We may miss a moment deserving of wonder. I’m convinced we are entering such a moment. But let me hold it as a mystery for now. And I’ll begin with a hint and some personal history.
Up front I need to make it clear who I am. Often we don’t know how who we are may be meaningful. For me it has a lot to do with history and what is unfolding. I am a 78 year old white man and my perceptions and reservations about white men go back a long way.
The word “perception” references a view, not worship, because I learned deep reservations early in my adult life.
In the early 1960s I went to Duke University to work on a doctorate in clinical psychology. In high school I became deeply interested in nuclear physics but a college instructor destroyed my interest. I then chose psychology because of my mother’s suffering. She could be joyful and full of song but over time fell deeper and deeper into terrible depressions and when she was depressed she was often covered with weeping eczema. I wanted to know why.
Psychology gave me the opportunity to seek answers and fit with my personality where the search for possibilities was central. In the end that led me to clinical psychology rather than experimental psychology.
Time to Leave Academia
Toward the end of my time at Duke the community mental health movement was starting and at graduation I took a job as one of the first psychologists hired in one of the first programs in the country. The job was in the inner city of Baltimore. I was a neophyte and an innocent. We thought we were to give mental health services.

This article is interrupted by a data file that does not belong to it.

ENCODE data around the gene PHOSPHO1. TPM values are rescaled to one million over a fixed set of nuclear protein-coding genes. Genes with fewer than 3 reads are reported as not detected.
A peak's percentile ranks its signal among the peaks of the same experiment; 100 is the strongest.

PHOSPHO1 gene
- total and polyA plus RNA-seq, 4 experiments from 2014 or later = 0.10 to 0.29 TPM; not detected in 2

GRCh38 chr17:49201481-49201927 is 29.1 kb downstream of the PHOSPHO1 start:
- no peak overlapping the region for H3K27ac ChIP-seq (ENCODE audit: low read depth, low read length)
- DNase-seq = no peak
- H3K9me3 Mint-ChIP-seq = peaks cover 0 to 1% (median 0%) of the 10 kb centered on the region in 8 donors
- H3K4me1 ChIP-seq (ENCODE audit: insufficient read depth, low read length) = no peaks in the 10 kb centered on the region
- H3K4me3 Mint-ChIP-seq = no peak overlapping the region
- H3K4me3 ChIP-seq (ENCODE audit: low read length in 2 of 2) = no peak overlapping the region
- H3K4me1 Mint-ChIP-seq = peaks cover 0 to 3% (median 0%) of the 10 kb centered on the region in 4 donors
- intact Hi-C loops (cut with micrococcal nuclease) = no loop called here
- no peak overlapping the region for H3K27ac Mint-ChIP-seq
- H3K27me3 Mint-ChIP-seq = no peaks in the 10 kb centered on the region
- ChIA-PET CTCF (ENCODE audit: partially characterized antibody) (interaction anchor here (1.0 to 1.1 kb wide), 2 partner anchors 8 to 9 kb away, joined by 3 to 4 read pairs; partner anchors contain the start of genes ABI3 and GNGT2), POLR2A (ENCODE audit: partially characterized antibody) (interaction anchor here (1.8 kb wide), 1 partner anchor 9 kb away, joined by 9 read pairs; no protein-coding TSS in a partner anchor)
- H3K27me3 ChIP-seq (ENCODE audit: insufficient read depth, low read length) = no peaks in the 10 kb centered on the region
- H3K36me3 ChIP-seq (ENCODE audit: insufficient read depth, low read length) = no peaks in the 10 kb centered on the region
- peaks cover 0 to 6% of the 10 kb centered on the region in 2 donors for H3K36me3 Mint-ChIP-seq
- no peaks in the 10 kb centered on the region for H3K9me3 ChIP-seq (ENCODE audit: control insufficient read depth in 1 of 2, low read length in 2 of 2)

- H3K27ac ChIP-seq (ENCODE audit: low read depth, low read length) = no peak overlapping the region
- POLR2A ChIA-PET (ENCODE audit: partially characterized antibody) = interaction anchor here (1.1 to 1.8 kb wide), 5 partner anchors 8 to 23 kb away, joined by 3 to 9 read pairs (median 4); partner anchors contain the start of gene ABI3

On my first day I met a young black woman social worker who became my mentor and main ally in an unexpected battle to come. Community mental health was charged to make mental health services more widely available to all Americans. In fact no one knew the nature of services impoverished inner-city residents needed.
The Core Experience
Now I’ll tell the secret. Well, one of them. The staff was a racially diverse staff which included young and assertive women. At the time the Women’s Liberation Movement was just beginning. The experience became a battle royal regarding the coming of women and the delivery of services which I spell out in my book Whatever Happened to Community Mental Health. Our chief opponents in this battle were the people in charge of the program and its development. The core opposition was older white men. Whatever perspective I was carrying that might have guided my life as a white man was torn to shreds. And today we see the continuing battle with them, their often distorted perspectives and corruption as we approach a new day for our country.
In future posts I deal with these issues in more detail but will also open other themes related to the wonders that might come for America if we were to seize the moment and the opportunity.
Gaia’s Majesty-Mission Called: Women in Power by Roger B. Burt
Roger B. Burt’s Amazon home page
Creating Characters and Plots by Roger B. Burt
Stepfamilies: Professionals and Stepcouples in Partnership
Whatever Happened to Community Mental Health by Roger B. Burt